Jul 16, 2017
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#30
https://www.forbes.com/sites/quora/...itary-actually-spend-on-transgender-soldiers/

Albeit a minuscule cost in the grand scheme of things but a cost nonetheless.
That's not a receipt for your comment , you built your argument around the silly notion that trans people are only joining the military for the surgery. Your article does not back that.

But let's entertain this .. so 0.017% of the military budget is spent on surgery. That's what .. $8.4M..

Let's just cut Trump's trips to mar-a-lago that cost the taxpayer so far over $18M.
 
Likes: Madonis

N0c

Neo Member
Sep 28, 2018
8
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#31
I've seen some of these reports in the international media, and I felt there was a lot of misinformation. I wish the international media fact-checked things a bit better. Like, just some examples:

- How can the government be pushing "crony capitalism" if the person in charge of Petrobras (state oil company) is criticizing monopolies and talking about opening the market? (https://g1.globo.com/economia/notic...-toma-posse-na-presidencia-da-petrobras.ghtml)
- Again, how can the government be pushing "crony capitalism" if the Economy minister hit the nail on the head in his first speech? Brazil should strive for more entrepreneurship, less taxes and move towards a market economy instead of the central development strategy that has been used since the military dictatorship. The recent left-wing govs didn't change much regarding this by the way. They were doubling down on it as well, with their "national champion" companies who benefited from political favors, which is de facto crony capitalism.
- How is the removal of government contractors that are basically appointed by political interests a bad thing? The people that entered via tests and due process cannot be removed from office, you know, like our law says. So they are only removing people that were there appointed for political interests. Since most governments before this were left-wing, it makes sense to try to minimize the risk of internal sabotage.
- Why "Folha de S.Paulo" is a trusted source? Their agenda was too crystal clear this election. They are the ones that created fake news about Bolsonaro's candidacy spreading fake news via WhatsApp with zero evidence to support it. Zero. Nada. The reporter that reported on it used a contract offered to another candidate as the basis for her piece.
- If Bolsonaro starts removing rights from LGBT people, I'm completely against it. However, what's been done at the moment is just unifying a part of the ministry that was accounted for minorities under one umbrella, which is in part because Bolsonaro promised to reduce the government size.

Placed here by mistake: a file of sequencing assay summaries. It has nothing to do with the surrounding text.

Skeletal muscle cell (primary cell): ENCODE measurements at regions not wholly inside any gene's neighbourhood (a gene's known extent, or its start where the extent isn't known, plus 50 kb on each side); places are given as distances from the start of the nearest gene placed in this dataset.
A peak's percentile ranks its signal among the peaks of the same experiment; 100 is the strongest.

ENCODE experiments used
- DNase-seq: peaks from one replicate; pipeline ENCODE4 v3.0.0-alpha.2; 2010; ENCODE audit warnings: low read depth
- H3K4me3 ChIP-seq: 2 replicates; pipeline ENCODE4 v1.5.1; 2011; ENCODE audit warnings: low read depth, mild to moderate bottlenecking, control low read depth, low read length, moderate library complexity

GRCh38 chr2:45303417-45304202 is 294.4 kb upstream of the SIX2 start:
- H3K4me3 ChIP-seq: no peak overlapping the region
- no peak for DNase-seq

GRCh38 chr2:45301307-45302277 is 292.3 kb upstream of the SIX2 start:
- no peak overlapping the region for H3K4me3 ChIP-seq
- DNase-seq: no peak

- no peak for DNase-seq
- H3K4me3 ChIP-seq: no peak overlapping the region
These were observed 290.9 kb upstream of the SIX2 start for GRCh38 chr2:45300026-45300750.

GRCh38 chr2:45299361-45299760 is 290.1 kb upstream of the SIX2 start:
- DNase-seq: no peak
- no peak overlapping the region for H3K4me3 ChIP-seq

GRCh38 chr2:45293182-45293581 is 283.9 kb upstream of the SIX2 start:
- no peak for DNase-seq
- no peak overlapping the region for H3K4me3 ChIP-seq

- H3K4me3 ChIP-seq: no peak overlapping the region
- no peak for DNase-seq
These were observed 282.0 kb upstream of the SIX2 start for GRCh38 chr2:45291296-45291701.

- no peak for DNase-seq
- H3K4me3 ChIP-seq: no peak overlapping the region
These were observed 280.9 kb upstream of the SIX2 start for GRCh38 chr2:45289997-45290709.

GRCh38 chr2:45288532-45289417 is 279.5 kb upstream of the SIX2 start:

I could go on, and to be honest I even agree with some of the criticisms. For example:
- I dislike the choice for Foreign Relations because there is too much talk of "globalism" in his texts and first speech, I don't think Brazil's big enough to demand things in these kinds of scenarios, and what has worked best in my view was always a more neutral approach to things in our history
- Yeah... the woman in charge of Human Rights seems like a very unstable person and not very bright. I don't see her lasting at all, and if she lasts, I can't see much of good coming from the Ministry under her. People are already ridiculing her, deservedly so.
- Bolsonaro says what comes to his mind, and of course has a lot of conservative values that I'm not aligned with.

And in general, people need to understand, our left-wing parties weren't doing much. Our options in the second turn of the election were between the certainty of "more of the very corrupt same" and "small probably corrupt uncertainty", people chose uncertainty for a reason. And the fact that our left-wing is condemning his government even before it starts seems to be based on fear. Fear that in this country where "good enough" policy has always been practiced, that if an opposing party makes more than that they won't leave power so soon.
Thank you,
So much misinformantion that is staggering,
 
Oct 30, 2017
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#32
You know what you're right. Let's make it so all the non-Americans here who support Trump shouldn't have their opinions respected. They don't need to be posting about a country they don't live in.
That’s entirely up to you. If you think some dude living in America, never been to Brazil, has absolutely no ties Brazil whatsoever can become an expert and well informed in Brazilian politics just by reading articles from Google, then that’s cool.

Like I said, I personally can’t take that persons opinion serious, especially when making such an extraordinary claim. At the very least, post Brazilian news outlet. It’s like getting French politics information from Singapore.
 
Nov 13, 2016
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#33
I don't agree with many of his plans, mostly related to the forests and natives, seemingly endagering their own land and culture for a few quick bucks, but the people of Brazil apparently wanted this, so who am I to judge?
 
Oct 30, 2017
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#34
That's not a receipt for your comment , you built your argument around the silly notion that trans people are only joining the military for the surgery. Your article does not back that.

But let's entertain this .. so 0.017% of the military budget is spent on surgery. That's what .. $8.4M..

Let's just cut Trump's trips to mar-a-lago that cost the taxpayer so far over $18M.
I never said trans join military ONLY for free surgery. Probably poor wording on my part. But yes, there is a cost to trans surgery.